The Arab conquest of Sindh in the 8th century did not lead to the establishment of close cultural relations between Arabs and the rest of India. Between AD 757 and 774, during the reign of Khalifa Mansur, some Hindu scholars visited Baghdad and brought with them Brahmagupta’s Brahmasiddhanta and Khandakdhayaka which Al-Fazani translated into Arabic. During the time of Harun many Sanskrit books were translated into Arabic and this process continued as long as the Abbasids held control over Baghdad.
We are fairly certain that Indian mathematics and works on astronomy were translated into Arabic and definitely Aryabhata’s Suryasiddhanta is one of such translated works into Arabic. Indian traders and merchants continued to explore the markets of Iraq and Iran while Indian physicians and master craftsmen were welcomed by the Khalifa at Baghdad. It is no exaggeration to suggest that Panchatantra was translated into Arabic and formed the basis of Aesop’s fables in the West.
Further, Masudi, a Muslim traveller who visited India in the 10th century observes that the Hindu king of Cambay was interested in religious discourses and exchanged ideas with Muslims and other peoples who visited him. On the whole, the relations were neither very hostile nor very cordial between the Arabs and the Indians. By their secularization of Hindu religious knowledge, the Arabs laid foundation of Western experimental science, which has often appropriated the credit of discoveries which actually belong to the Buddhist and Hindu India.
The Ghaznavid Turks:
After the Arab penetration into Sindh, it was the Turks who once again made inroads into India in the 11th century. After the decline of the Abbasid power, Samanid dynasty ruled from AD 874-999. Later Ghaznavids came to power in AD 962 and ruled till AD 1186. Alaptagin, a Turkish slave of the Samanid king Abdul Malik founded the Ghaznavid dynasty. He occupied Ghazni in Afghanistan and made it his capital. Alaptagin ruled till AD 969. He was followed by his son-in-law Sabaktagin who was the ruler of Ghazni in AD 997.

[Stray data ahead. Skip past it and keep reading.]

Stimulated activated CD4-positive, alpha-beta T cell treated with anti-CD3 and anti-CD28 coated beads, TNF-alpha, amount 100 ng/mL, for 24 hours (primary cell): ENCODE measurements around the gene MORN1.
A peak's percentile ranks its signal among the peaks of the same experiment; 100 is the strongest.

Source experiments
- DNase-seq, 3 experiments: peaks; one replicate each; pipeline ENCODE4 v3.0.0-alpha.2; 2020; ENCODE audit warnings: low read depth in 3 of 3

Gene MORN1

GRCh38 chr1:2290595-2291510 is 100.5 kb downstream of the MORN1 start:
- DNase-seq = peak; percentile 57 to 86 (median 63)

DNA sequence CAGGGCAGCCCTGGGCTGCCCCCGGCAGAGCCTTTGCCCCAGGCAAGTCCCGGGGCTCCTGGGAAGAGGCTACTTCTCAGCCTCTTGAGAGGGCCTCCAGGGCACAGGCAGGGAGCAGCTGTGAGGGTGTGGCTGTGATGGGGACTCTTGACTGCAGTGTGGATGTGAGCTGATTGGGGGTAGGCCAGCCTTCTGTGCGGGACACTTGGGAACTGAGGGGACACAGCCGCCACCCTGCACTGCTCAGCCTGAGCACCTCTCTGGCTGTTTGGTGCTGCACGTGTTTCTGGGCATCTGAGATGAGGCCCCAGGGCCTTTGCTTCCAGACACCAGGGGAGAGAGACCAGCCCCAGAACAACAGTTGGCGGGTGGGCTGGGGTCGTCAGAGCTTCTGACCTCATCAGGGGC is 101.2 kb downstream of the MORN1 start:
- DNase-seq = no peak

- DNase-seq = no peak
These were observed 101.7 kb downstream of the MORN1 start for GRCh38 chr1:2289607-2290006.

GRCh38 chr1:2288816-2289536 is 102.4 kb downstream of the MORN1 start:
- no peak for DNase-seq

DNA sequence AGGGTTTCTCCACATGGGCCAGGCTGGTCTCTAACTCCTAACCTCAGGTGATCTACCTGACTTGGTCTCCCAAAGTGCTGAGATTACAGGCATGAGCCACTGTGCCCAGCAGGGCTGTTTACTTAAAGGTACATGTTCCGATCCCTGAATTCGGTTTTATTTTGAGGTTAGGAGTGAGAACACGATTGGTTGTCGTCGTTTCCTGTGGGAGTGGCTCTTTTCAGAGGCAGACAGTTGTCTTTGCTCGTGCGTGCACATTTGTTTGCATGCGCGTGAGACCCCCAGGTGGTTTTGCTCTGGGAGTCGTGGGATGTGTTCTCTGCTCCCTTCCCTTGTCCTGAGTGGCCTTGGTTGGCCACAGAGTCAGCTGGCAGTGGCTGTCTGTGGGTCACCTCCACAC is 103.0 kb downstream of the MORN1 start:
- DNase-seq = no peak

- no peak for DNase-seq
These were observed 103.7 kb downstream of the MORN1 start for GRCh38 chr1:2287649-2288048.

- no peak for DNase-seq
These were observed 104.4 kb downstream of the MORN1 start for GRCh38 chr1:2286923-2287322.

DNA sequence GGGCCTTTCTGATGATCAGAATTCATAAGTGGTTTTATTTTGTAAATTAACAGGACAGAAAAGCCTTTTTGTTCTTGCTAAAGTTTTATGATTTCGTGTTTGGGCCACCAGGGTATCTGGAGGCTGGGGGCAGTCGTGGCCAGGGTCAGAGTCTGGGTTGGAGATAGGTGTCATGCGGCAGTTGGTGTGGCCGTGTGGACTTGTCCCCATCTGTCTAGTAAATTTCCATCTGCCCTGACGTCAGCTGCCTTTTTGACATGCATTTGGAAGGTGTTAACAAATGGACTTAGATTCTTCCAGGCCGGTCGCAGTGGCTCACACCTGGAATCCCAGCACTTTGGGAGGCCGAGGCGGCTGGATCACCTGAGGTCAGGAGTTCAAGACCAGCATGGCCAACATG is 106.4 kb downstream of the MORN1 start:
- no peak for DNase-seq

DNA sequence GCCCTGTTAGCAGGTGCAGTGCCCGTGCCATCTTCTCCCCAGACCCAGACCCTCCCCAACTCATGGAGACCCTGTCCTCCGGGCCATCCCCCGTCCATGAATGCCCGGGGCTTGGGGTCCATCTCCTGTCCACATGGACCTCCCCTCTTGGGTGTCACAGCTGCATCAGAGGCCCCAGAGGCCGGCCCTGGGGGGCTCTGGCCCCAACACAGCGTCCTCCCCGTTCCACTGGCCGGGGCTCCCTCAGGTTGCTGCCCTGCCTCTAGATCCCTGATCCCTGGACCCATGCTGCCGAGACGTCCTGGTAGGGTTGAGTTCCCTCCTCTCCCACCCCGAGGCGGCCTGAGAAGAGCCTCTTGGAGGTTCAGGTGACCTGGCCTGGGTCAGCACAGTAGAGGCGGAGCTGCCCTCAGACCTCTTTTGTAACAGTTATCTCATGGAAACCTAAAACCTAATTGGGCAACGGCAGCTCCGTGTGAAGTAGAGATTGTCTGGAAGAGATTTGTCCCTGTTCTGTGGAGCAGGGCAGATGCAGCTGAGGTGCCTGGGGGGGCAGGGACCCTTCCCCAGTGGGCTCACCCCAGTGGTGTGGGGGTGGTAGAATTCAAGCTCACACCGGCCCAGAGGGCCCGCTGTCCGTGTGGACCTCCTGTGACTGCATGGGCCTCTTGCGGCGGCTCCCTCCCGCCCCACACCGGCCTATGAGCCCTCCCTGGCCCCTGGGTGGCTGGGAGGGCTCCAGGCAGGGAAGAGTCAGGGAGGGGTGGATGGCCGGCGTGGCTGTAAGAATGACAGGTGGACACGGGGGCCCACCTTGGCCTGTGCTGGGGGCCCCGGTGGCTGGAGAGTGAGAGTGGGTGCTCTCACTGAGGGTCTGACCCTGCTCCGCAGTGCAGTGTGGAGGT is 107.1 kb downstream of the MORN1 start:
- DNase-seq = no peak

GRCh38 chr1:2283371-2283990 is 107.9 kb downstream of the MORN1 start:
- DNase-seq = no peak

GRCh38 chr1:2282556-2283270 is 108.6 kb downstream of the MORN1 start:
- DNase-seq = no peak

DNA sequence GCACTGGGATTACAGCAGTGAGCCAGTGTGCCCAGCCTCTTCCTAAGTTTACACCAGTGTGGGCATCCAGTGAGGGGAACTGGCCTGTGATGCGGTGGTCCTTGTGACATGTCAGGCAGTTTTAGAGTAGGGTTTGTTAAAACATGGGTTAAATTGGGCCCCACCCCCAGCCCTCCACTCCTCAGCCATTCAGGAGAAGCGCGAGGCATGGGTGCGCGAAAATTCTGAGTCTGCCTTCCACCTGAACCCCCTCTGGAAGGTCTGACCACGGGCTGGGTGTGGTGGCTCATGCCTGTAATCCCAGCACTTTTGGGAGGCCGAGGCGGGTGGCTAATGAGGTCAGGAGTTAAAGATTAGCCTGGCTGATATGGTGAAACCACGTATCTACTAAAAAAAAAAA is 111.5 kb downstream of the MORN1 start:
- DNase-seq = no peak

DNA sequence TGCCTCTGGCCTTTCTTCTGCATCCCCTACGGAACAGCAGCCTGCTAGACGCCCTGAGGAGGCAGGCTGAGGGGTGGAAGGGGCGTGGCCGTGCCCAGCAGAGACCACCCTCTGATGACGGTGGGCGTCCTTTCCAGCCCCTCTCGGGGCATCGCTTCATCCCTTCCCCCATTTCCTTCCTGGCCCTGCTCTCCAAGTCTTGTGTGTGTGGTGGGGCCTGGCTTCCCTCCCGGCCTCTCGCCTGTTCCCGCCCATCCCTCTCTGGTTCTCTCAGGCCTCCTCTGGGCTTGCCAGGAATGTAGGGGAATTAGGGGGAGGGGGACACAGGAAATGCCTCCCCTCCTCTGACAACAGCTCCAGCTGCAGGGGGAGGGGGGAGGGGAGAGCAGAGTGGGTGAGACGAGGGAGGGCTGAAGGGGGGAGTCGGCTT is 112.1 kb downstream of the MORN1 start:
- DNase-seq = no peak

Jaipal, the ruler of Lahore in the Punjab was defeated at Lamghan by Sabaktagin. Sabaktagin was followed by his son Ismail, who was overthrown by Muhammad, his brother in AD 998, who became famous in history as Muhammad of Ghazni, the capital of a state corresponding to what is now called Afghanistan together with a part of Iran.
Availability of the finest horses and iron useful for the manufacture of arms-making, made the Turks strong and adventurous and the growing Ghazni spirit in West Asia enticed the newly converted Turks to attack India. In AD 999 Mahammad ascended the throne of Ghazni and took a vow to organize every year a raid into India. After the successful initial raids, in 1001 he marched against the Shahis and reached Waihind or Peshawar and defeated Jayapala. Again in 1006, Muhammad conquered the upper Indus region, which gave him access to the Punjab.
In 1009, Muhammad defeated Anandapala and occupied the fort of Bhimnagar or Nagarkot and accepted Anandapala as his feudatory. Once again in AD 1015 Muhammad plundered Lahore but his attempt to conquer Kashmir in the same year ended in failure, due to inclement weather.
This happens to be the first defeat of Muhammad’s armies in India. By now, the way was open for the Turkish advance into the Gangetic plains. By the end of 1015, Muhammad defeated a local Rajput ruler at Baran or Bulendashar but at Mathura he had to face the stiff opposition of Kalachuri Kokala II. But Mohammad was successful in this raid which was considered to be the most spectacular and profitable one in the Gangetic valley.
Again in AD 1019 and 1021, he undertook two raids into the Gangetic valley and in 1025 he attacked Somanath, the famous holy town and shrine and after destroying and plundering it, he returned to Ghazni. This successful expedition demonstrated their capacity of swift movement over unknown and hostile territory and a spirit of daring enterprise rare even among the Turkish nomadic tribes of the times. Thus, ended the 17 raids of Mohammad Ghazni who captured places as far apart as Saurashtra of Gujarat and Kanauaj, the capital of the Gurjara Pratiharas.
Looting of holy places in Thaneswar, Mathura and the loss of 50,000 people defending Somanath temple and destruction of the Shiva Linga with his own hands made the Hindus hate him as a fanatic Muslim. It is difficult to explain the motive for these wanton destructions, when he never wanted to establish his empire in India. Even if we agree that he looted the wealth of India to enrich his power base in central Asia, the question that defies explanation is his wanton destruction of temples. Mohammad was greatly honoured by the Khalifa for his successful feats in India.